Thoughts on Christmas, Neiman Marcus, and Western Civilization
Walking around Union Square in San Francisco on a gorgeous winter day, no one would guess there is anything wrong with our economy. But behind the curtain, behind almost every purchase, is a product made in China.
And in the high-end luxury retail stores that comprise our lovely Union Square, people are paying a fortune for brands that still hold European caché, even though many are all now mass manufactured in China.
Over the past two hundred years or so, Europe, and especially France, has created caché around the idea of hand-made, high-end luxury goods. The goods were sold in luxury stores with a low ratio of goods to floor space, for one reason: because the goods were rare. Now, branded luxury goods are often no longer hand-made by tailors and cobblers in France and Italy, and they are no longer rare. These items with recognizable logos and labels of are mass-produced in China and sold chockablock in “luxury retail stores” crammed with goods.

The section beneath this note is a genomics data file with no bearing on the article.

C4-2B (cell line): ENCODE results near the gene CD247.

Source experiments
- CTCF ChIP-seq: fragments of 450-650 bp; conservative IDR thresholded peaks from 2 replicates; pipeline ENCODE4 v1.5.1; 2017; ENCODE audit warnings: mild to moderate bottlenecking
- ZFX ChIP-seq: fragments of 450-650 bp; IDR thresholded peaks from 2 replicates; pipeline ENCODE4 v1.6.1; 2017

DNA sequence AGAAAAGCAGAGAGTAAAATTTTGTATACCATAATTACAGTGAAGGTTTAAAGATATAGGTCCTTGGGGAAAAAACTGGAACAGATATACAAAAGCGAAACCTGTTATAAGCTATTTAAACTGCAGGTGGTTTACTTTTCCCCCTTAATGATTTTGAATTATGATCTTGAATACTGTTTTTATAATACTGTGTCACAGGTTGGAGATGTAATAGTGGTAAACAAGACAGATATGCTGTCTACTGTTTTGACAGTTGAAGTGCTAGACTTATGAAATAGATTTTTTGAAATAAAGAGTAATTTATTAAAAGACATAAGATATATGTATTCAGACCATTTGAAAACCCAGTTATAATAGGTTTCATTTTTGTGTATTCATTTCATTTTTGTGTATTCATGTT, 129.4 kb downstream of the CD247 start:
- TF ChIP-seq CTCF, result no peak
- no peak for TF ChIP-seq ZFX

What has happened to American and European manufacturing bases? A merry-go-round of short-sighted thinking that the way to make money is through leveraged buyouts, which puts retail in a position of taking on lots of debt and needing to maximize profit per square foot.
This kind of leveraging is highly profitable to the hedge funds that finance this new economy, but doesn’t create jobs or a stable economy.
Losing manufacturing jobs extends a lot farther than we may suspect.